Capitol Office:2910 - Austin , TX 78768-2910 - (512) 463-0572 - Fax: (512) 463-1908
District Office: 3648 FM 1960 W, Suite 106 - Houston , TX 77068 - (281) 537-5252 - Fax: (281) 537-8821
FOR IMMEDIATE RELEASE CONTACT: Jon English
June 7, 2007 (512) 463-0572
RIDDLE TO HOST END-OF-SESSION TOWN HALL MEETING
AUSTIN - When you think "Town Hall Meeting", you probably do not
immediately think "funeral home".
But State Representative Debbie Riddle (R- District 150) would like to change that.
"I'm as proud of the bills that I've killed this session as the bills that I've passed," Riddle said. "So what better place to talk
about it than a funeral home?"
Riddle will illustrate that point with a town hall meeting at Brookside Funeral Home, located at 3410 FM 1960 West, on Saturday,
June 23rd, at 10:00am . The public is encouraged to attend.
The meeting will focus on the accomplishments of the recently completed 80th Legislative Session, as well as the individual issues
addressed by Riddle, and what those accomplishments mean to District 150. Riddle said that she believes the funeral home setting
calls attention to the fact that session is not just about passing new legislation.
"The focus afterwards tends to be on what good bills were passed," Riddle said. "But it's easy to forget about all the really bad bills
that almost snuck through that took a lot of fighting to kill. About half your time in Austin is spent monitoring bad legislation that
you want to take down, and I believe my constituents elected me for that purpose as much as for the purpose of passing good
A journalist shield law and a bill to create a statewide "innocence commission" are two bills Riddle points to that were killed when
she struck them down with a procedural maneuver called a "point-of-order". She said she plans on speaking in detail about these
bills, as well as other "behind the scenes" information her constituents may not get anywhere else at the meeting later this month.
"What really sticks out about this session is what we did not address; specifically illegal immigration and appraisal caps," Riddle
said. "To say that I'm disappointed with that is an understatement. But my disappointment does not outweigh my satisfaction
regarding the important issues that were addressed."
Riddle points to criminal justice legislation as being the cornerstone of this session, anchored by House Bill 8, Jessica's Law, which
Riddle authored. The bill makes pedophiles eligible for the death penalty and creates tougher sentencing guidelines for many
"Pure and simple, HB 8 will make Texas safer for our children and more dangerous for their predators," Riddle said.
Passage of the Castle Doctrine, which Riddle joint-authored, and sweeping changes at the Texas Youth Commission were two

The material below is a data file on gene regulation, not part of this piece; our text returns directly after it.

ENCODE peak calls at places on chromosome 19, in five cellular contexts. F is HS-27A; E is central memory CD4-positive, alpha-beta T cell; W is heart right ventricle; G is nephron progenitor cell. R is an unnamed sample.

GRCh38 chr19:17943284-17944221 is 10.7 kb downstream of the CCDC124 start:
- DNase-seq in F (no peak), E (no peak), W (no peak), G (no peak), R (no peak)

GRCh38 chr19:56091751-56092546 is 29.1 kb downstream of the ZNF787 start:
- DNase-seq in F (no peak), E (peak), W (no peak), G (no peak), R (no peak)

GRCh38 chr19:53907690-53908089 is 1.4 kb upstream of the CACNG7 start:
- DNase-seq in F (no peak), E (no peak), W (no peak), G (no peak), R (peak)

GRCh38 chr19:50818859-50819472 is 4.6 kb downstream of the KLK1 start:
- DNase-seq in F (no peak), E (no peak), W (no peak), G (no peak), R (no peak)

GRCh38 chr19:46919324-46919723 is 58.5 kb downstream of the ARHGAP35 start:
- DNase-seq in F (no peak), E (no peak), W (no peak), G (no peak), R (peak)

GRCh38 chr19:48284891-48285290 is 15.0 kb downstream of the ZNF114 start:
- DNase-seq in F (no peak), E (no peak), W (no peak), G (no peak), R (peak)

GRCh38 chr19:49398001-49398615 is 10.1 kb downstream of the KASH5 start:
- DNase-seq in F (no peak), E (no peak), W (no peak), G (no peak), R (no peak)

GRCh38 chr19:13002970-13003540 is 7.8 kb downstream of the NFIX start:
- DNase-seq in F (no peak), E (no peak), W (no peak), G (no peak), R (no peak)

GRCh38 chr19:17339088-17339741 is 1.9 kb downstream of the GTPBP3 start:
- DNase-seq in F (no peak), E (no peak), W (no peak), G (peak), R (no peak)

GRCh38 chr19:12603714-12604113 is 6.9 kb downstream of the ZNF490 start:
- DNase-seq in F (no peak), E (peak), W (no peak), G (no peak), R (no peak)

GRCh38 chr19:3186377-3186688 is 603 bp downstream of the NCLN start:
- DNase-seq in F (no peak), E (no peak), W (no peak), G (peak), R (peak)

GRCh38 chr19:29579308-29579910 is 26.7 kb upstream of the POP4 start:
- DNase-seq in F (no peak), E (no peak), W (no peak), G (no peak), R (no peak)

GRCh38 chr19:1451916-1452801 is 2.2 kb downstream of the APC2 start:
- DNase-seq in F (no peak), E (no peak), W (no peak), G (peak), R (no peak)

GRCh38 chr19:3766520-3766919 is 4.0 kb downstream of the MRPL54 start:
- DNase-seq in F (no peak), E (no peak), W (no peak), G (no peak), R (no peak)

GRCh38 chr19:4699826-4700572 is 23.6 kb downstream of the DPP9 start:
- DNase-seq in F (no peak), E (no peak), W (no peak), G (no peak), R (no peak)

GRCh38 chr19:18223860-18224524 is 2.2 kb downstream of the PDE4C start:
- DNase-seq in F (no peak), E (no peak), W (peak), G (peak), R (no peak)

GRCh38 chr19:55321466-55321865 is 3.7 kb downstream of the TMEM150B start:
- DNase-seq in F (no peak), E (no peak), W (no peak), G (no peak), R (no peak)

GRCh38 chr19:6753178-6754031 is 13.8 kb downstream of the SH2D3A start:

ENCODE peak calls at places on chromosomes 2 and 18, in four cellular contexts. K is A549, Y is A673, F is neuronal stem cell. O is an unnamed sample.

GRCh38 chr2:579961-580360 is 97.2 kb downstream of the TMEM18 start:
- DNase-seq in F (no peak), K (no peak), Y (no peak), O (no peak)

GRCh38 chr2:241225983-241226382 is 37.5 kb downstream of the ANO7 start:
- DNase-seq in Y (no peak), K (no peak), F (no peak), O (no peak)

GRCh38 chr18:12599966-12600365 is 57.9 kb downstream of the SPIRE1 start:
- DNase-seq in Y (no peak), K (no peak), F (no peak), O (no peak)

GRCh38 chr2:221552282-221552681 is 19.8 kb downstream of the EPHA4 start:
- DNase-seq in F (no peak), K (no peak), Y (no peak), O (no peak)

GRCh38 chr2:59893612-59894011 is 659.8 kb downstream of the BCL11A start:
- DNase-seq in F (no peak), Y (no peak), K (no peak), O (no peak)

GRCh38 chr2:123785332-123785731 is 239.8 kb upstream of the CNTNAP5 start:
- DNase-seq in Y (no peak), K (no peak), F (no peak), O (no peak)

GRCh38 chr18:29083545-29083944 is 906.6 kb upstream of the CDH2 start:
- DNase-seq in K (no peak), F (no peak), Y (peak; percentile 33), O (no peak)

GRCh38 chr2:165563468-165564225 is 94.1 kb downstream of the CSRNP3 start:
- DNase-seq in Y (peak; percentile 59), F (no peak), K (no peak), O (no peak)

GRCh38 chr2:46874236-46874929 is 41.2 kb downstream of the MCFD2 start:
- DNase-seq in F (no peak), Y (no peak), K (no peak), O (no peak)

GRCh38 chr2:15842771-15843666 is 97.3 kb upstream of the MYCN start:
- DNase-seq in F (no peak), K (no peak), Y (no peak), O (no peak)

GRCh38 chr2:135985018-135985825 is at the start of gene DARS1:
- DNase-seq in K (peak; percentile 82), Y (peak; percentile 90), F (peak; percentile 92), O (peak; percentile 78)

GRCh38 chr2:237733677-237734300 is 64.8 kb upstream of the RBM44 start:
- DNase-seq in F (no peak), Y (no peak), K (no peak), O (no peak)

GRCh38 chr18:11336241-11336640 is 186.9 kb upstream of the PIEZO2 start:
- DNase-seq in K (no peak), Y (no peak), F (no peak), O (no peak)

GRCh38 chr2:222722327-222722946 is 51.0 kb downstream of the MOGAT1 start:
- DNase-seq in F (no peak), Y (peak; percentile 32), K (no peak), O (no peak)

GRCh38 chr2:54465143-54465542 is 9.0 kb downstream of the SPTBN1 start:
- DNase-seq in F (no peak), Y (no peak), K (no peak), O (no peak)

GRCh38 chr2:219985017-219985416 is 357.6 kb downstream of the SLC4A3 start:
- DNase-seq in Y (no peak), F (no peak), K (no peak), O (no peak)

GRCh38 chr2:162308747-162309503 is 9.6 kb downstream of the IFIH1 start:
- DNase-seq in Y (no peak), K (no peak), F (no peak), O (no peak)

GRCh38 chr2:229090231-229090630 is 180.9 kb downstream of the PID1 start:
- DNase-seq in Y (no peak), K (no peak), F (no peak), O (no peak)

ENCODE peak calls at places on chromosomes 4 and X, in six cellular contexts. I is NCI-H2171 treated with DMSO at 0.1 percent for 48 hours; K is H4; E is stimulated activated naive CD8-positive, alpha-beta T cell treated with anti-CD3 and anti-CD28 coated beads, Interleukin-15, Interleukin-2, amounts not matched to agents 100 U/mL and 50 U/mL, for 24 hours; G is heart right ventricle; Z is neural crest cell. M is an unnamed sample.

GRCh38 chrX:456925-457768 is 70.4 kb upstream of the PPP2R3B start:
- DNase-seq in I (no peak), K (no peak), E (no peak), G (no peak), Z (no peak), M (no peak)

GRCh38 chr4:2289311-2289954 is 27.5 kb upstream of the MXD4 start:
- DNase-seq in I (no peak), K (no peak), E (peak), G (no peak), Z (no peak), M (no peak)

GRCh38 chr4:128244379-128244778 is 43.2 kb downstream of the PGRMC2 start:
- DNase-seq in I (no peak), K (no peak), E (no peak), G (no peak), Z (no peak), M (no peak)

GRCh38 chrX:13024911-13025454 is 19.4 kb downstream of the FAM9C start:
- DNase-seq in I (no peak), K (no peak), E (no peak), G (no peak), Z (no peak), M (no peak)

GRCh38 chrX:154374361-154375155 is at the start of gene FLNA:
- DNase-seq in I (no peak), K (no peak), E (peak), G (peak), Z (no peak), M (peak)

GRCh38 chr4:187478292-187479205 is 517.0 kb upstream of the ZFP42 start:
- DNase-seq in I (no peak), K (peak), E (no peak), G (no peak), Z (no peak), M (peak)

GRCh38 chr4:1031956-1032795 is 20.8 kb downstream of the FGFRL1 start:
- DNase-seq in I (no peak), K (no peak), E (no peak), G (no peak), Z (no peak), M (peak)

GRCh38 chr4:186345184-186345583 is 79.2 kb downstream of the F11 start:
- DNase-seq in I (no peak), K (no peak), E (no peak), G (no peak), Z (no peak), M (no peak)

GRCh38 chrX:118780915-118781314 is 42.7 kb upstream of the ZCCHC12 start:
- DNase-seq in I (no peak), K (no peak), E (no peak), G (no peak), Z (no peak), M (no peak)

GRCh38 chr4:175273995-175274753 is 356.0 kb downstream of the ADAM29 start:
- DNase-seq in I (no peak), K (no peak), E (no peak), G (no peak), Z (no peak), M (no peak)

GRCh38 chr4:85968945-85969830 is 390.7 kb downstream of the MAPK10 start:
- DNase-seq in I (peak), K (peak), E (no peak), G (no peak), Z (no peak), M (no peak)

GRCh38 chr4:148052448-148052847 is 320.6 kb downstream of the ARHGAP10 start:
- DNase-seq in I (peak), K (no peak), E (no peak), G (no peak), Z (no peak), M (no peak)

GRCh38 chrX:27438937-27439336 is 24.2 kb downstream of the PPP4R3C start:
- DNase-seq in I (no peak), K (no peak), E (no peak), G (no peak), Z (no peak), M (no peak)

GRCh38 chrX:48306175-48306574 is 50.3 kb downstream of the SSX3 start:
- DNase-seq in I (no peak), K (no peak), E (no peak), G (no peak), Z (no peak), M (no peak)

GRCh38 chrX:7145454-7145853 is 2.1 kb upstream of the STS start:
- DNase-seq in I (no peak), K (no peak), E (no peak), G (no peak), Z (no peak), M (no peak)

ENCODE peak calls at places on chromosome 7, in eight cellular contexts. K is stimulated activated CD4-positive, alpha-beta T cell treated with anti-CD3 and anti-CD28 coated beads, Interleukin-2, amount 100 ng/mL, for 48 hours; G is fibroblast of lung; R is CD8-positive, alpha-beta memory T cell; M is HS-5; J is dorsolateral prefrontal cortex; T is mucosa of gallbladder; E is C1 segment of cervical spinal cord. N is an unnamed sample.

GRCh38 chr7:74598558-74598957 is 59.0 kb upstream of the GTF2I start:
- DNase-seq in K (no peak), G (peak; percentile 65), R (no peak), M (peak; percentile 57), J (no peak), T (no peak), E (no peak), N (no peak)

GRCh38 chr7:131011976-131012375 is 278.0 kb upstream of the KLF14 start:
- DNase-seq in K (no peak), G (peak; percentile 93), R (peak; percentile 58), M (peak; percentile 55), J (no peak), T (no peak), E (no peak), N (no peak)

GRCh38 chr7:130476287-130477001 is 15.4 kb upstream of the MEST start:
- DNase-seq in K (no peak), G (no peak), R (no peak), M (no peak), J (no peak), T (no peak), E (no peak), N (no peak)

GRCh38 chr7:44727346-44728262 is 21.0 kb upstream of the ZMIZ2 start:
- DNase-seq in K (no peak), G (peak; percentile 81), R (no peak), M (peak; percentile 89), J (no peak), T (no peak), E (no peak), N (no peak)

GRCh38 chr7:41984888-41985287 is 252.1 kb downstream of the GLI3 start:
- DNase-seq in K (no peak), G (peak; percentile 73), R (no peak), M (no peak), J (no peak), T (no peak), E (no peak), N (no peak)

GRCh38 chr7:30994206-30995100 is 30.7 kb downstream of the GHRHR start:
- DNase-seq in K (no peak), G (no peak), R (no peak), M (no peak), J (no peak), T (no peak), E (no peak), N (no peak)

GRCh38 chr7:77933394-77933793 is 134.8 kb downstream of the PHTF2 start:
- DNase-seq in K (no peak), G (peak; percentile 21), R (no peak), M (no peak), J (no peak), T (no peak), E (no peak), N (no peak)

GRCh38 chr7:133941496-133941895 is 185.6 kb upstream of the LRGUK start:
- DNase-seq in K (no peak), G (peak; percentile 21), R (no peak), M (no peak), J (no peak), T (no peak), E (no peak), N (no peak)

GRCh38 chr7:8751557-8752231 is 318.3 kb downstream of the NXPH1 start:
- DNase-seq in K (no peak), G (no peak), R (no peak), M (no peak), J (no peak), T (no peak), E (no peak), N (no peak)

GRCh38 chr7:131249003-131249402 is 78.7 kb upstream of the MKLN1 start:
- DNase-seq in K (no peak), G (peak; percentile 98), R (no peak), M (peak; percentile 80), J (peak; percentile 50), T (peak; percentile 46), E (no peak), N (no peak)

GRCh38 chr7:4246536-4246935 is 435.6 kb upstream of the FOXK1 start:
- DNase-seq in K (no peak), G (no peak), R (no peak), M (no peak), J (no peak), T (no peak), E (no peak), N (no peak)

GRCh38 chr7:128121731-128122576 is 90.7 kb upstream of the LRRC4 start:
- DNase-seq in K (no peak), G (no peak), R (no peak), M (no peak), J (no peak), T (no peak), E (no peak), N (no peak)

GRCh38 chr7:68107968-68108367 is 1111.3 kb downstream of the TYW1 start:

other high-profile bills Riddle pointed to as indicators that the legislature has continued to put the safety of Texans first.
"Unfortunately, the same could not be said when it came to illegal immigration." Riddle said.
Although lawmakers passed Senate Bill 11, a border security bill which created the Border Security Council and allotted more
than $100 million to border area law enforcement, most bills dealing with state-level illegal immigration issues were tabled
rather than debated.
Riddle said she filed four different bills which dealt with the state's role in illegal immigration, none of which were given a
chance to pass out of committee. Most notable of the four was a measure to prevent illegal immigrants from receiving in-state
tuition at state universities. After giving more than an hour of testimony before the State Affairs committee, Riddle's bill was
left pending and was never brought up for a vote.
A similar measure was passed by the committee but died on the house floor.
Other anti-illegal immigrant legislation filed by Riddle included a voter identification bill that would have required a photo ID
to cast a vote and proof of citizenship to register to vote. Riddle also authored HB 1012 which would have barred "sanctuary
cities" in Texas and HB 3653 which would have allowed border-area private property owners to contract with the state to build
a fence on their border-side property line.
"This should have been the session for illegal immigration reform, but instead we received important advances to our public
safety in other ways," Riddle said. "I think it's important to recognize the good that was done."
REPRESENTATIVE RIDDLE'S PASSED LEGISLATION: AT A GLANCE
HB 8, Jessica's Law
House Bill 8 allows pedophiles to be eligible for the death penalty and gives prosecutors the tools they need to make sure tha
t criminals who prey on our children will suffer the most extreme consequences.
HB 357 (companion to SB 823):
Allows certain designated police agencies, as well as the Houston Sheriff's Department, to own and operate a device known as a
"pen register" after receiving proper training from the Department of Public Safety. The device allows law enforcement to track
down fugitives in time sensitive situations. HB 1011 (companion to SB 244):
Allows a judge to seal for 30-60 days a search warrant affidavit if it will protect a witness or an investigation.
Adds the words "under God" to the pledge to the Texas flag.
HB 3247 (added as amendment to HB 3584):
Allows for penalties for misdemeanor theft to be increased if the thief sets off a fire alarm or any other alarm in order to cause
panic and help disguise his escape.
HB 3248 (added as an amendment to HB 492):
Allows The Woodlands and ESD 7 in Harris County to negotiate their overlapping boundaries to protect tax payers from double
taxation and duplication of service.
Chief of Staff
State Representative Debbie Riddle